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de.48.2.2.27 IVP t behavior

karush

Well-known member
Jan 31, 2012
2,685
2020_07_18_13.37.29_edit.jpg
separate

$\dfrac{3}{y(4-y)}\ dy=t\ dt$
integrate
$3\left(\frac{1}{4}\ln \left|y\right|-\frac{1}{4}\ln \left|y-4\right|\right)=\dfrac{t^2}{2}+c$

hopefully so far...

actually it kinda foggy what they are eventually asking for

also why is t in different cases
 
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Country Boy

Well-known member
MHB Math Helper
Jan 30, 2018
428
Yes, that is correct so far! Now, you might use the facts that $rlog(x)= log(x^r)$ and $log(a)- log(b)= log(a/b)$. And you can get rid of the logarithm by taking the exponential on both sides.
 
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karush

Well-known member
Jan 31, 2012
2,685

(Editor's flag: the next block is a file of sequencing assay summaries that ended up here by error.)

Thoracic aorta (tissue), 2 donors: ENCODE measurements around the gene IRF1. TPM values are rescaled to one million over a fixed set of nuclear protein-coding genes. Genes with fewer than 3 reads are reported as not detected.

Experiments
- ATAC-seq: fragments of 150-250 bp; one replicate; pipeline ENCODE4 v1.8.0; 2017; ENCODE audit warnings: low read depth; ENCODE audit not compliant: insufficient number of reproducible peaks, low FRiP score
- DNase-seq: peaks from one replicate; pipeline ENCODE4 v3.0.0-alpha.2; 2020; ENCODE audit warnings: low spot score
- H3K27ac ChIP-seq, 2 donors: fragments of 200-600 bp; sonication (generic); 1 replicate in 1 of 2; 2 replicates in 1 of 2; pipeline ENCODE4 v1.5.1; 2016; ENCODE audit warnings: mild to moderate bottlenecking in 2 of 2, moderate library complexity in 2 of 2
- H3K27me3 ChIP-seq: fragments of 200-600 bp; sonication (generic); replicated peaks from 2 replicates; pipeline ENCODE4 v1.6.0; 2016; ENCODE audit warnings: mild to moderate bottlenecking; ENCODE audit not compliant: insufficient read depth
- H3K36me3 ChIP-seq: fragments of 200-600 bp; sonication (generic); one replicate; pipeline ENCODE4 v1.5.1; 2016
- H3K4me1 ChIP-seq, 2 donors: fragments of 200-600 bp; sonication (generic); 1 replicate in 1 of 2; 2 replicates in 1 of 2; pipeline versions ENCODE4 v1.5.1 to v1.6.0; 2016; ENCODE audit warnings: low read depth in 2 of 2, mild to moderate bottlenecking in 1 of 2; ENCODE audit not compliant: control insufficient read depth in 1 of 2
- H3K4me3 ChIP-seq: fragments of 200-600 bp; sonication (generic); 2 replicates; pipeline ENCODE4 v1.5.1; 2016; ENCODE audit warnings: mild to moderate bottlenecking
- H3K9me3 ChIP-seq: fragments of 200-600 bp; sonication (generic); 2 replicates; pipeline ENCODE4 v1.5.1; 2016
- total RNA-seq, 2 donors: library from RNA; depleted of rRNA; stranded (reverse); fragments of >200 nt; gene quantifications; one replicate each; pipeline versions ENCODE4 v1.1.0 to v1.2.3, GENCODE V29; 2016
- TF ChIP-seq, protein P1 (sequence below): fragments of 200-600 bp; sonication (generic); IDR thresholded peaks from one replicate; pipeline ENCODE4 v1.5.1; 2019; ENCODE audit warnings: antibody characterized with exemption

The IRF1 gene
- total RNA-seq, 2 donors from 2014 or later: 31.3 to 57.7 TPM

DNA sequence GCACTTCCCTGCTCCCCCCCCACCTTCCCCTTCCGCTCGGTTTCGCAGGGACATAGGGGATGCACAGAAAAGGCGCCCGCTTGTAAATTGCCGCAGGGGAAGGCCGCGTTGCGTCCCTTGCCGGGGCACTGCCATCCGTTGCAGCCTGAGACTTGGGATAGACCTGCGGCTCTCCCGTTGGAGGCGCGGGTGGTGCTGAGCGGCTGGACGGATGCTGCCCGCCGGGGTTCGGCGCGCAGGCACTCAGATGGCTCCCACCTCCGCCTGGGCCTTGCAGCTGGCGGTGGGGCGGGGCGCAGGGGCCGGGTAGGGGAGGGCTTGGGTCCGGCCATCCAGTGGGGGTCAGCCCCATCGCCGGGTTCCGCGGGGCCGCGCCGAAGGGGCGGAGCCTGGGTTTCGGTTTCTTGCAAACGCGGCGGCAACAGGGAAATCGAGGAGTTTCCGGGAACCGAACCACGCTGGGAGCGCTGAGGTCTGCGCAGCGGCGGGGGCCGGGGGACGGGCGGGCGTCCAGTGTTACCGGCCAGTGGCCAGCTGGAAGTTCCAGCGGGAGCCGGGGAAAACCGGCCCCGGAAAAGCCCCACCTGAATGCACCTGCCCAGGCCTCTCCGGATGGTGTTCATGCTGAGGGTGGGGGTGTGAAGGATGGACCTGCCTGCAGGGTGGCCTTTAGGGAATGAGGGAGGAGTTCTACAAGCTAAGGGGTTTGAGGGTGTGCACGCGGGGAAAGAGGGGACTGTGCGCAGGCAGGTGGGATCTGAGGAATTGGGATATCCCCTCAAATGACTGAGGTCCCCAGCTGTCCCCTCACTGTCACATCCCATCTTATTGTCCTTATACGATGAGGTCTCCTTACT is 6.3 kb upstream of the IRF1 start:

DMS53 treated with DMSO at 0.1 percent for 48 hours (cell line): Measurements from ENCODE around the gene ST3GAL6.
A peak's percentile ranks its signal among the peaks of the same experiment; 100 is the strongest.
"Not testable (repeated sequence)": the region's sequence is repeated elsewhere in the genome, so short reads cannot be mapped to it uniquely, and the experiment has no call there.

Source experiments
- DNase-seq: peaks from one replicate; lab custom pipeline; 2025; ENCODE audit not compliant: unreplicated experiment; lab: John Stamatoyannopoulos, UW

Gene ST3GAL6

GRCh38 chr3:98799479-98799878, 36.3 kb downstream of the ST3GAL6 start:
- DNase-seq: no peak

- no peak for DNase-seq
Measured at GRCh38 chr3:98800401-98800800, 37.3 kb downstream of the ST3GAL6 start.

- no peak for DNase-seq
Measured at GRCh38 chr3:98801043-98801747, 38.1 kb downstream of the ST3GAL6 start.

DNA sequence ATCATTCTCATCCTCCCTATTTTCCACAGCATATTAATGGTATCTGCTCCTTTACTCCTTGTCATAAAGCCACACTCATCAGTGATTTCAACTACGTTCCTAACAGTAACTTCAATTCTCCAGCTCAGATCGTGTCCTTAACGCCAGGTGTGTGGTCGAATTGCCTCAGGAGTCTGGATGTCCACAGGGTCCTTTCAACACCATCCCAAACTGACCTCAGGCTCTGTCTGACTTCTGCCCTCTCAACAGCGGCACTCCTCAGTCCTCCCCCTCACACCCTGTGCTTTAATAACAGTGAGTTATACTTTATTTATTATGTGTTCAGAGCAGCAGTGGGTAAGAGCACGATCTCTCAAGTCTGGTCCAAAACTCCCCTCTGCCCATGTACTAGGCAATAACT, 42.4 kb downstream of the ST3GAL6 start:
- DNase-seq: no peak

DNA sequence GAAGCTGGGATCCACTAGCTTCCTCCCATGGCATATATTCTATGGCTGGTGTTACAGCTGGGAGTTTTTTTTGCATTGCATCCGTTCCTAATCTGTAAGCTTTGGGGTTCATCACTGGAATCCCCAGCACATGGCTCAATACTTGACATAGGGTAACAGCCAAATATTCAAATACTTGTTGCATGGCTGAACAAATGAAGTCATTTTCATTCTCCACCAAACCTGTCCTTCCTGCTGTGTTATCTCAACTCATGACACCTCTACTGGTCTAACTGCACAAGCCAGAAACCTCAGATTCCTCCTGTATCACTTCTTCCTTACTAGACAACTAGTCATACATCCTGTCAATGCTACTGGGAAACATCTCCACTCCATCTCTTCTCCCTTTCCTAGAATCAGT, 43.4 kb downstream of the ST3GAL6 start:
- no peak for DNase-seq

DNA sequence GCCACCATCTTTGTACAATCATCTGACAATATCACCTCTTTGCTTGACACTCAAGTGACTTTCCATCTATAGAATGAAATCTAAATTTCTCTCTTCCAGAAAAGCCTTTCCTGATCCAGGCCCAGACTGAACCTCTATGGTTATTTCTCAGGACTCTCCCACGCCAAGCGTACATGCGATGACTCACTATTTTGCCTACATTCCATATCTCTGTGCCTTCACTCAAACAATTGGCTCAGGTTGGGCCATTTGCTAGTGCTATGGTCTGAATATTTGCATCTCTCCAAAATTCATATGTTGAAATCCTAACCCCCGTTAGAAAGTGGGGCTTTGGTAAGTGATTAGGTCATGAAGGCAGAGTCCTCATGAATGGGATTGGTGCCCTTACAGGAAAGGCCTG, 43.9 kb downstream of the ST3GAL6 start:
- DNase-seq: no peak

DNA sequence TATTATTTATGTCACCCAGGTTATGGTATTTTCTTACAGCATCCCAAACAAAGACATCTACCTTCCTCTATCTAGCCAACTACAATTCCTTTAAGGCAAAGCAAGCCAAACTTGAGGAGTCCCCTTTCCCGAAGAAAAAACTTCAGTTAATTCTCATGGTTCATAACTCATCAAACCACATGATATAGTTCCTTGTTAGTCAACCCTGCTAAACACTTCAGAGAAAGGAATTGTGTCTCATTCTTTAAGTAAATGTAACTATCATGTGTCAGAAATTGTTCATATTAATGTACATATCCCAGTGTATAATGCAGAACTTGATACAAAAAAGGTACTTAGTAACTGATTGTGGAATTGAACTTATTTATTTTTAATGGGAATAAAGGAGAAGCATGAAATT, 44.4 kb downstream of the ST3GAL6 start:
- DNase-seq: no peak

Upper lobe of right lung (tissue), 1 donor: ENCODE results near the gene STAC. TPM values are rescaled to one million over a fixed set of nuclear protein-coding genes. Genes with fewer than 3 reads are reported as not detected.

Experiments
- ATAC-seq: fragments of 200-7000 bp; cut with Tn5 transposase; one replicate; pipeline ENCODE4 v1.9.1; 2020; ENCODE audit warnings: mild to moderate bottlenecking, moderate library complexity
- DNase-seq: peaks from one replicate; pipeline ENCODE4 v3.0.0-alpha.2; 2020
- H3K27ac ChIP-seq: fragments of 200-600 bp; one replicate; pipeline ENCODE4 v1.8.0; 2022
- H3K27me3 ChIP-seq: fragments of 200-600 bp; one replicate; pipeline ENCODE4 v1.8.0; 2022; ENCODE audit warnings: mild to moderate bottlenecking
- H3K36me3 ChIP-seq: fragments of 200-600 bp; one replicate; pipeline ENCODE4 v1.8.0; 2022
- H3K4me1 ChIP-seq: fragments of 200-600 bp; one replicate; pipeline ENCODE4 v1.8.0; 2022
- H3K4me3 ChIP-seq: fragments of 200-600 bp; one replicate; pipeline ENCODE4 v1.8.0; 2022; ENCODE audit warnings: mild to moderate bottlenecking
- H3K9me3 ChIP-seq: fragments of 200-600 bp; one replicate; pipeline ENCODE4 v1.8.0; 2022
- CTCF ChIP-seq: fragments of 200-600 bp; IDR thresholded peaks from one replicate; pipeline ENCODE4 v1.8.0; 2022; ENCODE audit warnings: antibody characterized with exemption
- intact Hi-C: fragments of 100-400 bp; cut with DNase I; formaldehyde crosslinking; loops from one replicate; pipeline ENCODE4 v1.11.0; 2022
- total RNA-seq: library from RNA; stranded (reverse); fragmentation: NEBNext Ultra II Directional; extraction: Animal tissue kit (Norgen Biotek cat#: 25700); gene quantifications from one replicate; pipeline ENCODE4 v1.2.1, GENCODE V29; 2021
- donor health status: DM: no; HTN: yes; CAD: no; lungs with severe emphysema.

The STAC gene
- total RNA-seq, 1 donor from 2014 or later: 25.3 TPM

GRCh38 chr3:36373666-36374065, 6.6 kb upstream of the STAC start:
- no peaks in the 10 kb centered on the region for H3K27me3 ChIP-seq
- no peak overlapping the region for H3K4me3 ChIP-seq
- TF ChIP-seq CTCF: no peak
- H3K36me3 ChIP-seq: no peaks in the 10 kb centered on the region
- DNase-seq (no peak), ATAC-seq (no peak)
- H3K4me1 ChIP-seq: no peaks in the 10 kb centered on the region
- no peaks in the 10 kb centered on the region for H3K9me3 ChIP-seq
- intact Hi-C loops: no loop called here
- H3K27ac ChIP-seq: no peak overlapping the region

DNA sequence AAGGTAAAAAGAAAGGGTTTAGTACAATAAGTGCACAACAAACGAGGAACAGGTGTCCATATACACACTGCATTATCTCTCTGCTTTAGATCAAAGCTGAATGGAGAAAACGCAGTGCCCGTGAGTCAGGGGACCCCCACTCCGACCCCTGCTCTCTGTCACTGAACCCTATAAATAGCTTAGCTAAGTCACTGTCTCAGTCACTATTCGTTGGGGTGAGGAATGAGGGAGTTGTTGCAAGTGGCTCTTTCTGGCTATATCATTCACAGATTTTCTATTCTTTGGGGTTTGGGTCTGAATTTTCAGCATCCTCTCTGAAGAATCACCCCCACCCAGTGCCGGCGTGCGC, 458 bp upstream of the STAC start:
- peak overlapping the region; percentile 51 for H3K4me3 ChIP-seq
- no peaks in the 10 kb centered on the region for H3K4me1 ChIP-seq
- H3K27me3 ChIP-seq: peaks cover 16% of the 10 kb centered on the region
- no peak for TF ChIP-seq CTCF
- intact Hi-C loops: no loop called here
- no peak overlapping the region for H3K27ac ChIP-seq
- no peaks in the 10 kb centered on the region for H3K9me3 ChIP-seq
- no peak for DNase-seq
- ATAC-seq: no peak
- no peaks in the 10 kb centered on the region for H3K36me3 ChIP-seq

for some reason your latex didn't render with [tex] I thot it was supposed to be \(\displaystyle {/math] or $$

I assume the 3 has to distributed and an exponent\)
 

Country Boy

Well-known member
MHB Math Helper
Jan 30, 2018
428
Write it as $\frac{3}{4}log\left|\frac{y}{y- 4}\right|= t^2/2+ c$
$log\left|\frac{y}{y- 4}\right|= \frac{2}{3}t^2+ C$
$\frac{y}{y- 4}= C'e^{\frac{2t^2}{3}}$

And, with $y(0)= y_0$, $\frac{y_0}{y_0- 4}=C'$.
so $\frac{y}{y- 4}= \frac{y_0}{y_0- 4}e^{\frac{2t^2}{3}}$.
 

karush

Well-known member
Jan 31, 2012
2,685
Screenshot 2020-07-19 at 10.55.49 AM.png

ok here is the book answer to (b)
assume various inputs were tried to get to 3.98
 

Country Boy

Well-known member
MHB Math Helper
Jan 30, 2018
428
Part (b) told you that $x_0= 0.5$ so $\frac{y_0}{y_0-4}= \frac{0.5}{0.5- 4}= \frac{0.4}{-3.5}= -.01143$.

$\frac{y}{y- 4}= -0.1143e^{\frac{2t^2}{3}}$.

We want y to be 3.98 so $\frac{y}{y- 4}= \frac{3.98}{3.98- 4}= -\frac{3.98}{0.02}= -199
$.

Solve $-0.1143e^{-\frac{2t^2}{3}}= -199$.